CHEEC Project:

    Citation:

    Svensson, Robert U., Nadine L. Bannick, Maximo J. Marin, Larry W. Robertson, Charles F. Lynch, and Michael D. Henry. "Chronic chlorpyrifos exposure does not promote prostate cancer in prostate specific PTEN mutant mice." Journal of environmental pathology, toxicology and oncology: official organ of the International Society for Environmental Toxicology and Cancer 32, no. 1 (2013): 29.

  • Sunday, December 1, 2013

    Detection of silica particles in lung tissue of non-occupationally exposed individuals by computer controlled scanning electron microscopy

    Author(s):
    Kristen Coleman

    Journal Title:
    MS Thesis

    Abstract:

    For years crystalline silica has been recognized as an occupational hazard of the dusty trades with exposures resulting in silicosis. As recently as 1997, IARC categorized the respirable portion of crystalline silica as a Grade 1 human carcinogen indicating that silica may be implicated in the development of lung cancer. Evidence in the literature indicates that silica may be not only an occupational hazard, but an environmental hazard as well, with patients with no known exposure showing measurable quantities of silica within cancerous tissue samples.

    This study aims to establish a methodology using computer-controlled scanning electron microscopy to examine silica content in lung cancer tissue. Furthermore, demonstrating that silica is not evenly distributed within the tissue will establish the need to use automated full scanning techniques, such as CCSEM, in order to guarantee that the analysis is not subject to random sampling error or researcher driven error, which may be rendering the traditional random sampling of zones for analysis under-representative of silica concentration in the tissue.


    CHEEC Project:

    Citation:

    Coleman, Kristen. "Detection of silica particles in lung tissue of non-occupationally exposed individuals by computer controlled scanning electron microscopy." MS (Master of Science) thesis, University of Iowa, 2013. 
    https://doi.org/10.17077/etd.9nt9ofsi

  • Friday, August 23, 2013

    Interaction of Dipalmitoyl Phosphatidylcholine Monolayers with a Particle-Laden Subphase

    Author(s):
    Amir M. Farnoud
    Jennifer Fiegel

    Journal Title:
    The Journal of Physical Chemistry

    Abstract:

    Recent interest in using submicrometer particles for industrial and therapeutic purposes has led to concerns about their interactions with biological membranes. The mechanisms of particle–membrane interactions are not well understood resulting in contradictory reports on the effects of particles on membrane interfacial properties. In this study, the interactions between negatively charged polystyrene particles (200 nm) and monolayers of dipalmitoyl phosphatidylcholine (DPPC) were investigated. Surface pressure, surface potential, and surfactant microstructure studies were conducted to monitor the interfacial properties of DPPC monolayers spread on a subphase in which particles were dispersed. At a concentration of 0.1 g/L, particles caused a partial collapse of the monolayer. DPPC monolayers spread on a particle-laden subphase also exhibited higher surface potential and increased ratio of ordered domains supporting the presence of a more compact monolayer. These results suggest that particles penetrated the air–water interface thereby altering monolayer packing at the interface. These findings are contrary to our previous work where particles injected into the subphase beneath a DPPC monolayer did not penetrate the interface confirming that the sequence of particle and monolayer addition can alter particle–monolayer interactions. These studies may partially explain the varying results reported in previous studies.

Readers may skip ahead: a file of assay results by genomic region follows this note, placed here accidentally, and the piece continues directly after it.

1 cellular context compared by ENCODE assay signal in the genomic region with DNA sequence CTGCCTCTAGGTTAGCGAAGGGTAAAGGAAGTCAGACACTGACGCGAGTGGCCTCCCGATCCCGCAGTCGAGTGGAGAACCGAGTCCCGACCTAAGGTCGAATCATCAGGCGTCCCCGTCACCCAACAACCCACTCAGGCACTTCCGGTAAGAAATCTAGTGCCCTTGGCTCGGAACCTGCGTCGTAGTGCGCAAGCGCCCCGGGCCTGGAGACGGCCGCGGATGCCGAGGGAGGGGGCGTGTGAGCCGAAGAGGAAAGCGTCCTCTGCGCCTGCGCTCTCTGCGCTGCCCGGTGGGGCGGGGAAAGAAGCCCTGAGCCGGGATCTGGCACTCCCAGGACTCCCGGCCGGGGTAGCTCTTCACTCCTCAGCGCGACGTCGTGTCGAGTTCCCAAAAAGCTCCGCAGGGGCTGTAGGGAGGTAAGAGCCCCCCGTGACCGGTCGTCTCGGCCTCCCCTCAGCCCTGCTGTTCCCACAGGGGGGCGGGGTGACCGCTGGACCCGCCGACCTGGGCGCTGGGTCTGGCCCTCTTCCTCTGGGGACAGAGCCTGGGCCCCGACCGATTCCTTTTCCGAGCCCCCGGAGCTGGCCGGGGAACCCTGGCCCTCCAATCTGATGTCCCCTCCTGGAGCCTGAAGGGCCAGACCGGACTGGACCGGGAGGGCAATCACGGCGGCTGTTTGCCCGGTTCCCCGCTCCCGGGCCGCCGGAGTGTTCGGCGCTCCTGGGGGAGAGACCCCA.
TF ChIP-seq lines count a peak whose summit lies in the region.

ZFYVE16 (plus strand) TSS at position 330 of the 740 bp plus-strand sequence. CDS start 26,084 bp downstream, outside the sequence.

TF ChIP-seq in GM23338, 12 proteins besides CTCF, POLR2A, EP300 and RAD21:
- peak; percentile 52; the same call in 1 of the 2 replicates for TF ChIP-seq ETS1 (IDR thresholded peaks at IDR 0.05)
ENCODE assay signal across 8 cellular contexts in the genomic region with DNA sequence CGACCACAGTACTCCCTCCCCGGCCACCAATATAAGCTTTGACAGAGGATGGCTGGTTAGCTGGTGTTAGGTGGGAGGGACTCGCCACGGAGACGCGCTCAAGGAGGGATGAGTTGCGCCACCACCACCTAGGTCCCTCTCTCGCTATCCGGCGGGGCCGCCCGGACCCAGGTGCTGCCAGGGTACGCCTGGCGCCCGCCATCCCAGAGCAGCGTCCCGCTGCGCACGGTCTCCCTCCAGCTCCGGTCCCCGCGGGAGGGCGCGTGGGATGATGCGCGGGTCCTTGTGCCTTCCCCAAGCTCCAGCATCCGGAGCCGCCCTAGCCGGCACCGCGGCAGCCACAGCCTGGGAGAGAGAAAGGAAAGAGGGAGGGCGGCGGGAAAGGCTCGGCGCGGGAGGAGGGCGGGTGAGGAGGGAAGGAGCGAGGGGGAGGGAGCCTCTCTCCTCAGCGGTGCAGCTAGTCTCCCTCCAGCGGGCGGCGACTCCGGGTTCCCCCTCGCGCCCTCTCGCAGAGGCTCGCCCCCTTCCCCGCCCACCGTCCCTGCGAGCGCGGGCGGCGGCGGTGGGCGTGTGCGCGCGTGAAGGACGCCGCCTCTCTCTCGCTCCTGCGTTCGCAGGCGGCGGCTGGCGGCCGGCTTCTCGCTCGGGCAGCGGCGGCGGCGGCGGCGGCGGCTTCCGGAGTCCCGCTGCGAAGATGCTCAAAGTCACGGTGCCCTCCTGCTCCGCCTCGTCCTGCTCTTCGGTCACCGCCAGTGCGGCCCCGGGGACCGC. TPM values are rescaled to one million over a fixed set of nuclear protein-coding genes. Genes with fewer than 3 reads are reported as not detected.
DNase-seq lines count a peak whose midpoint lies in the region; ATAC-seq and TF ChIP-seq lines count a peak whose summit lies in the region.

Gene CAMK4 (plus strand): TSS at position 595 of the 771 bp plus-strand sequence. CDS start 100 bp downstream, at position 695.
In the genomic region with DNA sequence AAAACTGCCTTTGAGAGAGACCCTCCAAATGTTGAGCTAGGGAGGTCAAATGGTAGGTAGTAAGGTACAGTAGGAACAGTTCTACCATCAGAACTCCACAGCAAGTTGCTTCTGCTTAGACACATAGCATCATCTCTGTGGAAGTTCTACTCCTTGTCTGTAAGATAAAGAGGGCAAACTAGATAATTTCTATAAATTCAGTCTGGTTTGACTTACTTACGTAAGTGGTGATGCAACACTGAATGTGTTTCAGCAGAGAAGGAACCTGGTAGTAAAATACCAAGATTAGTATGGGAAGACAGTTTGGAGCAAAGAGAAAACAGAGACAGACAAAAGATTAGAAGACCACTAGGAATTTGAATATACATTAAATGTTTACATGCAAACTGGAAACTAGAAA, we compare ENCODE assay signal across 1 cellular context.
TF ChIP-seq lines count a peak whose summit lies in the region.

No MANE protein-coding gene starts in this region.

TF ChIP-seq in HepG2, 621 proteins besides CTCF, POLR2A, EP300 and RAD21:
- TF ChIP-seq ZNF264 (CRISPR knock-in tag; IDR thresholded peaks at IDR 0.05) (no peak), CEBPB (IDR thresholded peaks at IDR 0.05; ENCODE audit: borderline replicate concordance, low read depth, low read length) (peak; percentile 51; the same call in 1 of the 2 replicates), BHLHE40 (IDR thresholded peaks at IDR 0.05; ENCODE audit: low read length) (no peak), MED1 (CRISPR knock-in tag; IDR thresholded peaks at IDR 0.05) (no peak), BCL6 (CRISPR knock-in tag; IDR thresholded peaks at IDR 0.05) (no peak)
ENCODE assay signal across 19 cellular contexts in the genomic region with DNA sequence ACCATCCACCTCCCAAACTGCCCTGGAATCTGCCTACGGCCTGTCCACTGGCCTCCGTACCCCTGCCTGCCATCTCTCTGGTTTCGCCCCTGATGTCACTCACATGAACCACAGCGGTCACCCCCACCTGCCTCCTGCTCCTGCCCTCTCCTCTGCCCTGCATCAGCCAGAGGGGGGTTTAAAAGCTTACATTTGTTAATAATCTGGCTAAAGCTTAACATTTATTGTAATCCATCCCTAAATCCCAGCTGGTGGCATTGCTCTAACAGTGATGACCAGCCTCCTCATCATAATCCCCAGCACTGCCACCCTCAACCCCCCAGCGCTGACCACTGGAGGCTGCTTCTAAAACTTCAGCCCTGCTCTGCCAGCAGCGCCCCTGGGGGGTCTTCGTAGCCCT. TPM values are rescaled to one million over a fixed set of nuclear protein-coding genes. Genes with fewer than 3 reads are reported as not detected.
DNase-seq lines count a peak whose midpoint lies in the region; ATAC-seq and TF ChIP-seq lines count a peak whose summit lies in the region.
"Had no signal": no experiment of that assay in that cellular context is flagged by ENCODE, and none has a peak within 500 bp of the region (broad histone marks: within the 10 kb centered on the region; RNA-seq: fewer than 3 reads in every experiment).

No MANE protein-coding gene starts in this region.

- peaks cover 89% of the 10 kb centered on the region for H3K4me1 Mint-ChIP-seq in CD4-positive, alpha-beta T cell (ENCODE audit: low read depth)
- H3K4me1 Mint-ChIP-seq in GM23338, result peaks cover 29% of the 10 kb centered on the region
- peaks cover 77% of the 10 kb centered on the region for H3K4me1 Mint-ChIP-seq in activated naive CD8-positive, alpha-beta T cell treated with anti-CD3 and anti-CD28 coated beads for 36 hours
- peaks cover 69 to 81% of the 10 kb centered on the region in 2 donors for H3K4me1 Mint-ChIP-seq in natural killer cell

CHEEC Project:

    Citation:

    Farnoud, Amir M., and Jennifer Fiegel. "Interaction of dipalmitoyl phosphatidylcholine monolayers with a particle-laden subphase." The Journal of Physical Chemistry B 117, no. 40 (2013): 12124-12134.

  • Wednesday, May 8, 2019

    Iron oxide nanoparticles induce Pseudomonas aeruginosa growth, induce biofilm formation, and inhibit antimicrobial peptide function

    Author(s):
    Jennifer Borcherding
    Jonas Baltrusaitis
    Haihan Chen
    Larissa Stebounova
    Chia-Ming Wu
    Gayan Rubasinghege
    Imali A. Mudunkotuwa
    Juan Carlos Caraballo
    Joseph Zabner
    Vicki H. Grassian
    Alejandro P. Comellas

    Journal Title:
    Environmental Science: Nano

    Abstract:

    Given the increased use of iron-containing nanoparticles in a number of applications, it is important to understand any effects that iron-containing nanoparticles can have on the environment and human health. Since iron concentrations are extremely low in body fluids, there is potential that iron-containing nanoparticles may influence the ability of bacteria to scavenge iron for growth, affect virulence and inhibit antimicrobial peptide (AMP) function. In this study, Pseudomonas aeruginosa (PA01) and AMPs were exposed to iron oxide nanoparticles, hematite (α-Fe2O3), of different sizes ranging from 2 to 540 nm (2 ± 1, 43 ± 6, 85 ± 25 and 540 ± 90 nm) in diameter. Here we show that the greatest effect on bacterial growth, biofilm formation, and AMP function impairment is found when exposed to the smallest particles. These results are attributed in large part to enhanced dissolution observed for the smallest particles and an increase in the amount of bioavailable iron. Furthermore, AMP function can be additionally impaired by adsorption onto nanoparticle surfaces. In particular, lysozyme readily adsorbs onto the nanoparticle surface which can lead to loss of peptide activity. Thus, this current study shows that co-exposure of nanoparticles and known pathogens can impact host innate immunity. Therefore, it is important that future studies be designed to further understand these types of impacts.